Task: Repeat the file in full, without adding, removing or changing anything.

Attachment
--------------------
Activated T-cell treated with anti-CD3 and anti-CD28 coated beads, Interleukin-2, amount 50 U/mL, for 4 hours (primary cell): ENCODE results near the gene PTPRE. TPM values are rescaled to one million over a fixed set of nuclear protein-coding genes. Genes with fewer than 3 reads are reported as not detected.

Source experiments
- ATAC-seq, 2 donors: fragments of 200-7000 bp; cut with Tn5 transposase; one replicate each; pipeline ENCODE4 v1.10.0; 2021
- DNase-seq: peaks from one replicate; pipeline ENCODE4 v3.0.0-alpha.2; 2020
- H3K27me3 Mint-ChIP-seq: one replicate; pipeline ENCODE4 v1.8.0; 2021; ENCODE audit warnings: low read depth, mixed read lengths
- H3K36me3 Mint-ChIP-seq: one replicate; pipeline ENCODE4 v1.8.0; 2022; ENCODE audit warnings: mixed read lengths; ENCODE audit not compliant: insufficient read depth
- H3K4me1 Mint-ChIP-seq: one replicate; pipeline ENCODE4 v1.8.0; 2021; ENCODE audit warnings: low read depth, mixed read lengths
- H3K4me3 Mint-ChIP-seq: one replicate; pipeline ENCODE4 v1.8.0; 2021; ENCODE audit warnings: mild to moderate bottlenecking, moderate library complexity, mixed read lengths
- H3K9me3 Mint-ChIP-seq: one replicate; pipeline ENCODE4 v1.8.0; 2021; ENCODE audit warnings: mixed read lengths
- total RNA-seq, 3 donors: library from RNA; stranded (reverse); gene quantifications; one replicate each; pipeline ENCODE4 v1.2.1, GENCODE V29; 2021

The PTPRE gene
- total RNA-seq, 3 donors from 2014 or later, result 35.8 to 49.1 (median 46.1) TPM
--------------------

Activated T-cell treated with anti-CD3 and anti-CD28 coated beads, Interleukin-2, amount 50 U/mL, for 4 hours (primary cell): ENCODE results near the gene PTPRE. TPM values are rescaled to one million over a fixed set of nuclear protein-coding genes. Genes with fewer than 3 reads are reported as not detected.

Source experiments
- ATAC-seq, 2 donors: fragments of 200-7000 bp; cut with Tn5 transposase; one replicate each; pipeline ENCODE4 v1.10.0; 2021
- DNase-seq: peaks from one replicate; pipeline ENCODE4 v3.0.0-alpha.2; 2020
- H3K27me3 Mint-ChIP-seq: one replicate; pipeline ENCODE4 v1.8.0; 2021; ENCODE audit warnings: low read depth, mixed read lengths
- H3K36me3 Mint-ChIP-seq: one replicate; pipeline ENCODE4 v1.8.0; 2022; ENCODE audit warnings: mixed read lengths; ENCODE audit not compliant: insufficient read depth
- H3K4me1 Mint-ChIP-seq: one replicate; pipeline ENCODE4 v1.8.0; 2021; ENCODE audit warnings: low read depth, mixed read lengths
- H3K4me3 Mint-ChIP-seq: one replicate; pipeline ENCODE4 v1.8.0; 2021; ENCODE audit warnings: mild to moderate bottlenecking, moderate library complexity, mixed read lengths
- H3K9me3 Mint-ChIP-seq: one replicate; pipeline ENCODE4 v1.8.0; 2021; ENCODE audit warnings: mixed read lengths
- total RNA-seq, 3 donors: library from RNA; stranded (reverse); gene quantifications; one replicate each; pipeline ENCODE4 v1.2.1, GENCODE V29; 2021

The PTPRE gene
- total RNA-seq, 3 donors from 2014 or later, result 35.8 to 49.1 (median 46.1) TPM